Manager Opportunity Gap Forecast

Manager opportunity gap forecast

Opportunity gaps also exist at the manager level, though they are smaller. White men are more likely to be managers than any other group, but they are not disproportionately represented at the same level they are among executive ranks. The management opportunity gap is currently 1.3 for white women (forecasted to close in 2040), 1.8 for men of color (forecasted to close in 2064), and 2.4 for women of color (forecasted to close in 2072).

Manager Opportunity Gap Forecast

The aggregation does hide some inequality in the gains, however. Though there are more Black men in executive and management positions than there were in 2010, the gains in management and leadership have barely kept pace with their increasing representation in the labor force. The end result is that the opportunity gap for Black men has held basically steady - they remain as under-represented in executive and management positions in 2020 as they were in 2010.

What is the opportunity gap by state and metro?

By state
Opportunity gaps vary significantly by state. Mississippi and South Carolina have the largest executive opportunity gaps for women and workers of color, with white workers in Mississippi being a staggering 10.2 times as likely as workers of color to occupy executive positions. Alaska and Wyoming have the smallest gender opportunity gaps, and Maine and Wyoming have the smallest racial opportunity gaps. In every state, the racial opportunity gap is larger than the gender opportunity gap. Use the interactive map below to see the opportunity gaps faced by different groups for all 50 states and the District of Columbia. Note: The EEOC suppresses small datasets, so intersectional views are not available for some smaller states.

By metro
We can also analyze which metro areas have the smallest and largest opportunity gaps. We included any metro area with at least 100,000 workers reported. In every metro, white men are disproportionately represented among executives. However, the degree of that over-representation varies. For example, white men are 13.6 times more likely to be executives than women of color in Scranton, PA, but 3.4 times more likely in Portland, OR. Among the largest 20 metro areas, Riverside, CA, and Houston, TX, have the largest gaps for women of color (11.6 and 10.7, respectively) and the smallest gaps are in Seattle, WA, and San Jose, CA, (4.2 and 4.5).

What is the opportunity gap by industry?

Opportunity gaps also vary by industry. For example, women make up 78% of the workforce in Healthcare and Social Assistance, whereas white men make up only 13%. Yet, white men represent 36% of executives. The table below shows the opportunity gap by industry.

What is the opportunity gap by industry?

How have demographics changed over time?

The table below shows changes in populations from 2010 and 2020. White workers had the slowest rates of growth, though they remain the largest individual group by a large margin. The biggest change is in workers who identify as multiracial, increasing from 0.9% to 2.3% in the private sector. The Pew Research Center shows this is due to both growth in the multiracial population as well as the likelihood that these individuals identify as multiracial rather than a single race/ethnicity.

How have demographics changed over time?

How are different groups represented in different job groups?

This table shows how specific communities are spread across job groups. For example, executives make up 1.6% of all employees, but 3.0% of white, male employees. The most common job groups are Professionals, Service Workers, and Office and Clerical workers, though this is not true for all groups. Asian workers are much more likely than any other group to be classified as Professionals, appearing in that group at roughly twice the base rate.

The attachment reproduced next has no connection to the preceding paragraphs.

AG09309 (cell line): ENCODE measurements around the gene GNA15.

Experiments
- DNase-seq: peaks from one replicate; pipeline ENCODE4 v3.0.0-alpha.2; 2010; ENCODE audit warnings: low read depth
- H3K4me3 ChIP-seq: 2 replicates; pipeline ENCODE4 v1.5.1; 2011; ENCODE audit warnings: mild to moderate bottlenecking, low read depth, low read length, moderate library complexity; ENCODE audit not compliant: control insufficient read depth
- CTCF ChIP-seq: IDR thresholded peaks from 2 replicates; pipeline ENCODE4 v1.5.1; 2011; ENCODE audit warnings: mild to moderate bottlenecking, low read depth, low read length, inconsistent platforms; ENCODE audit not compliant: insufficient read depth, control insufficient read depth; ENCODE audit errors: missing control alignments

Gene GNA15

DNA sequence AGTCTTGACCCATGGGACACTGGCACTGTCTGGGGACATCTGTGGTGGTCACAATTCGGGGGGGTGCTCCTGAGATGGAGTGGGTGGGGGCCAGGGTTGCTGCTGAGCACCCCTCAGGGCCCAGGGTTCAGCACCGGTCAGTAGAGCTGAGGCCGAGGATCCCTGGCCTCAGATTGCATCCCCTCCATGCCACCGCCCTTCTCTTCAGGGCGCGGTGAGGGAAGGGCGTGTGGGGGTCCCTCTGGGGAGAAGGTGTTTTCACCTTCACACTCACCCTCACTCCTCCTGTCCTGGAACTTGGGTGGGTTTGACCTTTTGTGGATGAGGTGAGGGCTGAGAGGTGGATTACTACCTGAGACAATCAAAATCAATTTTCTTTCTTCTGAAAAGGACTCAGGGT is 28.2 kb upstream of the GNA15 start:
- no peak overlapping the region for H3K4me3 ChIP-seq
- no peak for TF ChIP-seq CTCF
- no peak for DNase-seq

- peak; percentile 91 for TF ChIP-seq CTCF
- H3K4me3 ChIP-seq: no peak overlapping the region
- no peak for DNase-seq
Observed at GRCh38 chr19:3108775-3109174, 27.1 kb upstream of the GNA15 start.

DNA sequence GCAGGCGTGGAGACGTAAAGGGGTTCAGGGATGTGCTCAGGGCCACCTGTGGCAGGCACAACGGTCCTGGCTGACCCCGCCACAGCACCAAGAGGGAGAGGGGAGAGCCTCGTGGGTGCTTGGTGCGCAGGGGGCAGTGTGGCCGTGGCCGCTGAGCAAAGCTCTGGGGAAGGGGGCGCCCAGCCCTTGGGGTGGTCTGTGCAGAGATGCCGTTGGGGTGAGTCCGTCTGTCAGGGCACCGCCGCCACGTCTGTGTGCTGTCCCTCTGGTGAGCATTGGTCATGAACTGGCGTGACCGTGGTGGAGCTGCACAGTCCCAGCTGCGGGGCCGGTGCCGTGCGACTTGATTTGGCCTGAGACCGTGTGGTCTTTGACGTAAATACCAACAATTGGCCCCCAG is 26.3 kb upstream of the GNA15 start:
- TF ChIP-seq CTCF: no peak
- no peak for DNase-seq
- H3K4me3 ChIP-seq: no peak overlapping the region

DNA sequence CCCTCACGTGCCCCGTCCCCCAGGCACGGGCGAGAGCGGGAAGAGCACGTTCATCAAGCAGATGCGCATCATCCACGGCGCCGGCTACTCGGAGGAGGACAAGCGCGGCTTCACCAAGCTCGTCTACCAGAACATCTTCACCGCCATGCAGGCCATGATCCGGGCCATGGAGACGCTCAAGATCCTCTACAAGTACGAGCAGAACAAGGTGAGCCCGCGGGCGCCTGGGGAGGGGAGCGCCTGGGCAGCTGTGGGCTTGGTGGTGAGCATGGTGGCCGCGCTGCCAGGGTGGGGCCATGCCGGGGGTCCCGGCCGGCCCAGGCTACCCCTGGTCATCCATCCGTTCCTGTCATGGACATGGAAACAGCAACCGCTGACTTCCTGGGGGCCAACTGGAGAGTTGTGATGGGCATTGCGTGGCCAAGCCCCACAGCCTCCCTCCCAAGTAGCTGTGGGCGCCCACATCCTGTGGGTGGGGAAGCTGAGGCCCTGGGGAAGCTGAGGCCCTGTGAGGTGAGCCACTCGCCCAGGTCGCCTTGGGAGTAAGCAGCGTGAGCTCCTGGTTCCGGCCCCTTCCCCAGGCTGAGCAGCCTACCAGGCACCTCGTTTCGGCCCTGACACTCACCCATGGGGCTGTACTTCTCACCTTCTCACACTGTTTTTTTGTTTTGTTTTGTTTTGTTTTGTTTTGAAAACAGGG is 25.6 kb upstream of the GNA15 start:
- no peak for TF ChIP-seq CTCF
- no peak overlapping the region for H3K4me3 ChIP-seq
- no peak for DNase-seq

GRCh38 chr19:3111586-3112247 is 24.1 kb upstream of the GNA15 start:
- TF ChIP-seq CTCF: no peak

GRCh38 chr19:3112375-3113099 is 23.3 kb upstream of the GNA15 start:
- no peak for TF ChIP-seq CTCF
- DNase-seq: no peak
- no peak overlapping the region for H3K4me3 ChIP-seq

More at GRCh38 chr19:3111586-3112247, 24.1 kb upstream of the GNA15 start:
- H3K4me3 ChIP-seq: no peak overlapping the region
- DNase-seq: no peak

How are different groups represented in different job groups?
How are different groups represented in different job groups - mid level officials
How are different groups represented in different job groups - Craft Workers
How are different groups represented in different job groups - Operatives
How are different groups represented in different job groups Sales Workers
How are different groups represented in different job groups1

Definitions and methodology

Below are definitions of many of the terms we used, explanations for where the data were limited, and a description of the methodology we used to calculate the opportunity gap.

What terms and definitions did we use?

We define executives as the EEO Job Group "executive/senior-level officials and managers," and managers as "first/mid-level officials and managers."

We sometimes refer to the EEO-1 data as the Private Sector, though certain groups are excluded: federal contractors with fewer than 50 employees, and non-federal contractors with fewer than 100 employees. Employers need not report leased, seasonal, or contract employees, meaning that the increasingly numerous gig and contract workers are not represented here.

EEO-1 reports require employers to report a binary gender, so any analysis of trans, nonbinary, or otherwise gender nonconforming workers is not possible using these data. The EEO-1 also does not publish data regarding other protected or historically underrepresented groups, such as people with disabilities, veterans, refugees, the LGBTQIA+ community. Certain EEO-1 race/ethnicity categories hide potentially disparate outcomes, such as the inclusion of Middle Eastern & North African workers in the White category, and the extremely broad Asian and Hispanic/Latino categories.

How did we calculate the opportunity gap?

We quantified the opportunity gap by calculating how much a community is over- or under-represented in executive and management job groups by comparing their representation in that job group versus overall. We then compared that rate to the communities most over-represented in those groups: men for gender gaps, white employees for race gaps, and white men for intersectional gaps.

For example, women are 32% of executives but 48% of the workforce, so their relative likelihood of falling in the top job group is 0.67. Men, on the other hand, are 68% of executives and 52% of the workforce, so their relative likelihood is 1.31. We take the ratio of those two relative likelihoods to calculate the opportunity gap for women: 2.0.